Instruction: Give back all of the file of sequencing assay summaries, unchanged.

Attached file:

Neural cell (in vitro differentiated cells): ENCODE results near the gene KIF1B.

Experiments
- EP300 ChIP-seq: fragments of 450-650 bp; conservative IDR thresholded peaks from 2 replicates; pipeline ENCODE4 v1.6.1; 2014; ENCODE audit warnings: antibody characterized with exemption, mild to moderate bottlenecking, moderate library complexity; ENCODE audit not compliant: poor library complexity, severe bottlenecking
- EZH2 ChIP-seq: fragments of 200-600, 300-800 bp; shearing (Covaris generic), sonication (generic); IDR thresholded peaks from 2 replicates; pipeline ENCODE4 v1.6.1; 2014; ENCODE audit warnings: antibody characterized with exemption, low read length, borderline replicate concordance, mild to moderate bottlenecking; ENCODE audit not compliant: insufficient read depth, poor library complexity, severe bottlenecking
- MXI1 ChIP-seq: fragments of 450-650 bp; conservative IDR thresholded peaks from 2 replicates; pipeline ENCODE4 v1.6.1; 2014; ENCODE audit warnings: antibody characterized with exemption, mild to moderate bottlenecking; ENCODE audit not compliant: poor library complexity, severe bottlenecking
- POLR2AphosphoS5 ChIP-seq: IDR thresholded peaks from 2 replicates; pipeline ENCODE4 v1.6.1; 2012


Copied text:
Neural cell (in vitro differentiated cells): ENCODE results near the gene KIF1B.

Experiments
- EP300 ChIP-seq: fragments of 450-650 bp; conservative IDR thresholded peaks from 2 replicates; pipeline ENCODE4 v1.6.1; 2014; ENCODE audit warnings: antibody characterized with exemption, mild to moderate bottlenecking, moderate library complexity; ENCODE audit not compliant: poor library complexity, severe bottlenecking
- EZH2 ChIP-seq: fragments of 200-600, 300-800 bp; shearing (Covaris generic), sonication (generic); IDR thresholded peaks from 2 replicates; pipeline ENCODE4 v1.6.1; 2014; ENCODE audit warnings: antibody characterized with exemption, low read length, borderline replicate concordance, mild to moderate bottlenecking; ENCODE audit not compliant: insufficient read depth, poor library complexity, severe bottlenecking
- MXI1 ChIP-seq: fragments of 450-650 bp; conservative IDR thresholded peaks from 2 replicates; pipeline ENCODE4 v1.6.1; 2014; ENCODE audit warnings: antibody characterized with exemption, mild to moderate bottlenecking; ENCODE audit not compliant: poor library complexity, severe bottlenecking
- POLR2AphosphoS5 ChIP-seq: IDR thresholded peaks from 2 replicates; pipeline ENCODE4 v1.6.1; 2012